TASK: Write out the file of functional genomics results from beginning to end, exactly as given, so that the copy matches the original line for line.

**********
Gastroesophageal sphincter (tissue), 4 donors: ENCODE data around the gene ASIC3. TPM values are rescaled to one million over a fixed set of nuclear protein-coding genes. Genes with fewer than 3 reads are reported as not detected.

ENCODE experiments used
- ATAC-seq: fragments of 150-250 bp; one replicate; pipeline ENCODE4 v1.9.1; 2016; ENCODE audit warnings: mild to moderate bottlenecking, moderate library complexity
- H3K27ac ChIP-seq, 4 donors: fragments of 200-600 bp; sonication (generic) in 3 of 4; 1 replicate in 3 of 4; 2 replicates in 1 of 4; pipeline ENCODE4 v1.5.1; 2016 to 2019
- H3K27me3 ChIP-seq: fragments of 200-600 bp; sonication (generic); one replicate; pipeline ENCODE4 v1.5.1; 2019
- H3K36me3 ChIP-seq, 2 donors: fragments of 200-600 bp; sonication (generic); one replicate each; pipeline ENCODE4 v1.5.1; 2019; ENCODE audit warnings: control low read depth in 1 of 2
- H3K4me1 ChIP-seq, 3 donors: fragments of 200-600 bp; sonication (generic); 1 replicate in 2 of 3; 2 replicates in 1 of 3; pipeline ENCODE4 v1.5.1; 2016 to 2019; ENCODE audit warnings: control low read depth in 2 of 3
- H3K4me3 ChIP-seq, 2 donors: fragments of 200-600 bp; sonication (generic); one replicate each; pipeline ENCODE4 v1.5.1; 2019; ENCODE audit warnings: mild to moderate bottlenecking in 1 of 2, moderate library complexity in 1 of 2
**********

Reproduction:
Gastroesophageal sphincter (tissue), 4 donors: ENCODE data around the gene ASIC3. TPM values are rescaled to one million over a fixed set of nuclear protein-coding genes. Genes with fewer than 3 reads are reported as not detected.

ENCODE experiments used
- ATAC-seq: fragments of 150-250 bp; one replicate; pipeline ENCODE4 v1.9.1; 2016; ENCODE audit warnings: mild to moderate bottlenecking, moderate library complexity
- H3K27ac ChIP-seq, 4 donors: fragments of 200-600 bp; sonication (generic) in 3 of 4; 1 replicate in 3 of 4; 2 replicates in 1 of 4; pipeline ENCODE4 v1.5.1; 2016 to 2019
- H3K27me3 ChIP-seq: fragments of 200-600 bp; sonication (generic); one replicate; pipeline ENCODE4 v1.5.1; 2019
- H3K36me3 ChIP-seq, 2 donors: fragments of 200-600 bp; sonication (generic); one replicate each; pipeline ENCODE4 v1.5.1; 2019; ENCODE audit warnings: control low read depth in 1 of 2
- H3K4me1 ChIP-seq, 3 donors: fragments of 200-600 bp; sonication (generic); 1 replicate in 2 of 3; 2 replicates in 1 of 3; pipeline ENCODE4 v1.5.1; 2016 to 2019; ENCODE audit warnings: control low read depth in 2 of 3
- H3K4me3 ChIP-seq, 2 donors: fragments of 200-600 bp; sonication (generic); one replicate each; pipeline ENCODE4 v1.5.1; 2019; ENCODE audit warnings: mild to moderate bottlenecking in 1 of 2, moderate library complexity in 1 of 2